The Briefing, Vol. VII, Issue 29
- AOC’s chief of staff abruptly resigns — but why?
- Warren plays Lenin to Sanders’ Marx, and it’s all part of the plan
- Bevin slams Beshear over abortion in Kentucky governor’s race
Trouble in socialist paradise: Last Friday’s news dump was an unusual one. The item most important to House Democrats was the resignation of Saikat Chakrabarti as Rep. Alexandria Ocasio-Cortez’s chief of staff.
Chakrabarti, whose money, effort and strategy put Ocasio-Cortez into office, is going to a non-profit whose aim is to promote the Green New Deal, a $93 trillion environmental measure that received zero votes in the U.S. Senate earlier this year.
There are two potential reasons for this. One is that, not long ago, he was angrily tweeting at moderate Democrats, accusing them of being “hell-bent to do to black and brown people today what the old Southern Democrats did in the 40s.”
You can just imagine, based on such a declaration — either frighteningly fanatical or incredibly cynical, and it isn’t clear which would be worse — how it could be that Chakrabarti’s nominal boss would have accused the liberal Speaker of the U.S. House, Nancy Pelosi, of treating her and her comrades in a racist and sexist manner.
So is his ouster a sign that Pelosi prevailed — that AOC had to get rid of this lightning rod in her office? Or is it because of the federal investigation into his PAC? Chakrabarti apparently funneled $1 million into two of his own companies from a PAC that had an almost identical name. That represents almost one-third of the money raised by both Brand New Congress and Justice Democrats.
As the New York Post noted, AOC imposed low salary rules on her employees, allowing Chakrabarti to avoid submitting the financial disclosures that top staffers must usually file.
Which is the real reason for Chakrabarti’s sudden disappearance? It’s not clear, but his rise to prominence in Washington should make normal people worry. As mentioned above, he basically seems to think race relations in today’s Democratic Party are no better than when Strom Thurmond ran for president as a Dixiecrat on a segregationist platform. This delusion reflects both AOC’s allegations that Pelosi is a racist and the Monty Python-esque Democratic Socialist conference that blew up on Twitter thanks to complaints in mid-session about “gendered language.”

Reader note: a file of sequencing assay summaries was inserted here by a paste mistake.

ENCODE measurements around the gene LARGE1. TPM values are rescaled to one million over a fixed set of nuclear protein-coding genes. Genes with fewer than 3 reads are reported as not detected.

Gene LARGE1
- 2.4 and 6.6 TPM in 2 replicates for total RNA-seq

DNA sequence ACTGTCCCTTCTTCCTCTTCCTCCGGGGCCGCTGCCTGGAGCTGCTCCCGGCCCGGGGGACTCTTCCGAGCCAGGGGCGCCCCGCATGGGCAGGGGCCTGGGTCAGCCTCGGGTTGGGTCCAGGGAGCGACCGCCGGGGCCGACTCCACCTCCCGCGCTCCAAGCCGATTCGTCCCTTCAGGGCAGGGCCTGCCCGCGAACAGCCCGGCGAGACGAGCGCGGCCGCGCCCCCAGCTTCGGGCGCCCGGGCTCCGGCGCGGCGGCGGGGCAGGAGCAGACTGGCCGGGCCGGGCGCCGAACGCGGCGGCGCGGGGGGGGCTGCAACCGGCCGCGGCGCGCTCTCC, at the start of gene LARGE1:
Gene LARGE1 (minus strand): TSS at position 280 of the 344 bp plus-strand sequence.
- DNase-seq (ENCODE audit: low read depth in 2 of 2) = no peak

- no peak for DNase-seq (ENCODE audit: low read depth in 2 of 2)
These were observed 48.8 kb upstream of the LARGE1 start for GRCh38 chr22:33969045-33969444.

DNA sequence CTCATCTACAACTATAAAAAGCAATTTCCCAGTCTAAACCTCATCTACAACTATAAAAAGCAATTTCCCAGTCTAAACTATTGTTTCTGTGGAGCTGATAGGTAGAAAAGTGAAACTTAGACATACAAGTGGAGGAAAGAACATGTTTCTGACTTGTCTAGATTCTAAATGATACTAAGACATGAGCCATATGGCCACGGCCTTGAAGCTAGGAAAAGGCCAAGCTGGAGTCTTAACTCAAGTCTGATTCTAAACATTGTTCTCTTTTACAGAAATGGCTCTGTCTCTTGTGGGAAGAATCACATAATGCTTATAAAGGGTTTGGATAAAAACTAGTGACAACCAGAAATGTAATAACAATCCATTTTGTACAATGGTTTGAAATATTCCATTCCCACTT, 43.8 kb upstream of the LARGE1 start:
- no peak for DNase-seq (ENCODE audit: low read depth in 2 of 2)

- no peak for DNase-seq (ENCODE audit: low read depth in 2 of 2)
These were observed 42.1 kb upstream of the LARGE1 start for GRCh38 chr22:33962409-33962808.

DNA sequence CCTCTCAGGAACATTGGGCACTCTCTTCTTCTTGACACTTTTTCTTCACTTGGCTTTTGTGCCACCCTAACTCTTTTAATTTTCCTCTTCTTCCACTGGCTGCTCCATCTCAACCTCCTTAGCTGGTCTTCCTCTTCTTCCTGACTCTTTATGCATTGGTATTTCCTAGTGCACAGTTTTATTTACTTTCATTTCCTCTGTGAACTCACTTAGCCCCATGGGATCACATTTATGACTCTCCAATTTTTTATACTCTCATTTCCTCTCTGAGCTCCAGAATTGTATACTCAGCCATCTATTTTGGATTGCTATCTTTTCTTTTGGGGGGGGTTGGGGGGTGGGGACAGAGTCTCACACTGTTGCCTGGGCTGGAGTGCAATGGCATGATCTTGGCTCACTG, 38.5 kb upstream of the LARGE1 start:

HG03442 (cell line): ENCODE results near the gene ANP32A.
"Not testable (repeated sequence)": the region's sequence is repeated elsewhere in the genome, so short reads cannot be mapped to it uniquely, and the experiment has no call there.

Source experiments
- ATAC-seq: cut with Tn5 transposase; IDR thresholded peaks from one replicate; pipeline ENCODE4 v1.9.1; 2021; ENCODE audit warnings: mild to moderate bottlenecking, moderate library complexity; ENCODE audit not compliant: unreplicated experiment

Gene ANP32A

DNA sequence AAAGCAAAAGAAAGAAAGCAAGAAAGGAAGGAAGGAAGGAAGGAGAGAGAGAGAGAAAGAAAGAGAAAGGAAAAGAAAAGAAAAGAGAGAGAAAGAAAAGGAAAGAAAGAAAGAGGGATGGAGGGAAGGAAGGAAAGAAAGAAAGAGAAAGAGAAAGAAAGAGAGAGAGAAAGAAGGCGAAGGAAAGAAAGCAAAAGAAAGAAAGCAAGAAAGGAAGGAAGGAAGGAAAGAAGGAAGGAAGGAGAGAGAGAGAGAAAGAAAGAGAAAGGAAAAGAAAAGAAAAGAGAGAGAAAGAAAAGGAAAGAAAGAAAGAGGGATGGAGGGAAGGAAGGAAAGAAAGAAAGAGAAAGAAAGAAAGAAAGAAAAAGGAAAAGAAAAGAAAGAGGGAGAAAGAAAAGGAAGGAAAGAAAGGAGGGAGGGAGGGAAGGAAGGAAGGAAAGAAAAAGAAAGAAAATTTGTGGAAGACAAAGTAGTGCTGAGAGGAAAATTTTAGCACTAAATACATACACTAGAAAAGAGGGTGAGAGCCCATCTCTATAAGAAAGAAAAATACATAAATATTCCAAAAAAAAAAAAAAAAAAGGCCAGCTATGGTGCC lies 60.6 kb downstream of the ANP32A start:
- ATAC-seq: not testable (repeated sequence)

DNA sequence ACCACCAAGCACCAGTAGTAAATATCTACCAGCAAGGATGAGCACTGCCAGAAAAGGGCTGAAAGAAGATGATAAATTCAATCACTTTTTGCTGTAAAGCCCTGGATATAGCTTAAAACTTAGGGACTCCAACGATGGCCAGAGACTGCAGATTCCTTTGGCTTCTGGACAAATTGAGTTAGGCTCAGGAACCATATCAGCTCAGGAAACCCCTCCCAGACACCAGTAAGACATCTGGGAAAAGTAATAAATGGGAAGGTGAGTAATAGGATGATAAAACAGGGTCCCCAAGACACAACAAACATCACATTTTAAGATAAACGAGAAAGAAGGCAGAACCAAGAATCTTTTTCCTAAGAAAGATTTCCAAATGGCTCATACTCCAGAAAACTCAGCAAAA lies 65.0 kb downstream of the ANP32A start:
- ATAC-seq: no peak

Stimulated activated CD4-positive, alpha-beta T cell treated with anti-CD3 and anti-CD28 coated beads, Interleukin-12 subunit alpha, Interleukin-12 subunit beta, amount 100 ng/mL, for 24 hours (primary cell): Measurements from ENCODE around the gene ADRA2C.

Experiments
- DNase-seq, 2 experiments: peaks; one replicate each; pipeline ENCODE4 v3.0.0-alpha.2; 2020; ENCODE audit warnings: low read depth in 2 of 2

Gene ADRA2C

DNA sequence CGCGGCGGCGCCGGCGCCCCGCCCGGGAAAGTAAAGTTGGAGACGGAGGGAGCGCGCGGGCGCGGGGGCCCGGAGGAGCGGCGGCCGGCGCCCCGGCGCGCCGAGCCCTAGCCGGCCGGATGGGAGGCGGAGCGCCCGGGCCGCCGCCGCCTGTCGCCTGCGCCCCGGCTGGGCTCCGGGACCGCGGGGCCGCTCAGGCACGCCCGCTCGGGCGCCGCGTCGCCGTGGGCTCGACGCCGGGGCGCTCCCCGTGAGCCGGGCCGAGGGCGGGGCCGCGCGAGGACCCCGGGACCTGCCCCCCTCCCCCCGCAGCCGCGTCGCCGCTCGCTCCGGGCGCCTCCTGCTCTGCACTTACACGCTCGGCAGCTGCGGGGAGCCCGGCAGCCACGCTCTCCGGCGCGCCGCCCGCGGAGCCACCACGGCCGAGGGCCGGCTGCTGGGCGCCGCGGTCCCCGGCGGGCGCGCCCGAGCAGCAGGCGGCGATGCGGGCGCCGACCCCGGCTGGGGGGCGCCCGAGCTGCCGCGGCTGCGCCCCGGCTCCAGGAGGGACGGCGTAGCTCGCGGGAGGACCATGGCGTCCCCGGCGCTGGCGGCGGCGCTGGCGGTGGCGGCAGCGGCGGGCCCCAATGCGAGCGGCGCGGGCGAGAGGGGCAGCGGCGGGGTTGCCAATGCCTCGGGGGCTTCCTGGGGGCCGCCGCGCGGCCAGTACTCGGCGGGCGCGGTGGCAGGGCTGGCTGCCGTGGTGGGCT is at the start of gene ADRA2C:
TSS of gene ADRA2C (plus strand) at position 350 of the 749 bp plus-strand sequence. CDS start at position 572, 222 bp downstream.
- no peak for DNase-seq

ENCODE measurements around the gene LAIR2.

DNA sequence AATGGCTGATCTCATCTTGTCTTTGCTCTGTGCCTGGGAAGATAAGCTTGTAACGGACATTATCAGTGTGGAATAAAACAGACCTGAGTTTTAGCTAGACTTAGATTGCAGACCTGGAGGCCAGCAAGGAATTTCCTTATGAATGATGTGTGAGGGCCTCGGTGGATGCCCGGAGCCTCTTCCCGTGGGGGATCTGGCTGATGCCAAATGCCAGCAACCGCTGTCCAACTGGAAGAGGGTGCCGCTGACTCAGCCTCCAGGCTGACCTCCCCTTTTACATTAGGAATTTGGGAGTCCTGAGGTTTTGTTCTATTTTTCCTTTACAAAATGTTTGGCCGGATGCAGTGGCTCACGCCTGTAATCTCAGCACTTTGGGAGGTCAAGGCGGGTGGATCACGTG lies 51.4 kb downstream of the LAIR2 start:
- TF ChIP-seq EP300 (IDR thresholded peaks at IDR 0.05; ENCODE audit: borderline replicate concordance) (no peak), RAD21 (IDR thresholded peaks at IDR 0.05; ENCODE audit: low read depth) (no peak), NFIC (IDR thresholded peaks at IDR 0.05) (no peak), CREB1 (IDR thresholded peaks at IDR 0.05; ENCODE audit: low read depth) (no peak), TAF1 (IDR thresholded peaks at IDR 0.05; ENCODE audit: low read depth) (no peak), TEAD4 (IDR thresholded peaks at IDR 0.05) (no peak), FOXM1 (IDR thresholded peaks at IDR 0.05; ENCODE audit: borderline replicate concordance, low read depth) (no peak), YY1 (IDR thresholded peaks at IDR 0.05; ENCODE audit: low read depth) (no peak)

Dem debates: In short, one gets the impression from all this that one of America’s two major political parties is being taken over by people who have completely lost touch with reality.
Or is it?
On the first night of the Democratic debate, it surely seemed so. If Bernie Sanders was Marx, Elizabeth Warren was Lenin. Her entire goal in the debate was to make sure he never got to her left, and she succeeded, denouncing profit and the market economy from the stage in myriad ways. Warren’s entire plan requires that when Sanders fizzles, she gathers and consolidates his left-wing support. This could be enough to push her past Joe Biden in early states — especially New Hampshire, but also Iowa — with momentum snowballing into California. The collapse of Sanders, Kamala Harris, and all of the minor candidates could leave her in a one-on-one confrontation with Biden after California, in which case she would have a reasonable chance of winning the nomination. Otherwise, forget it.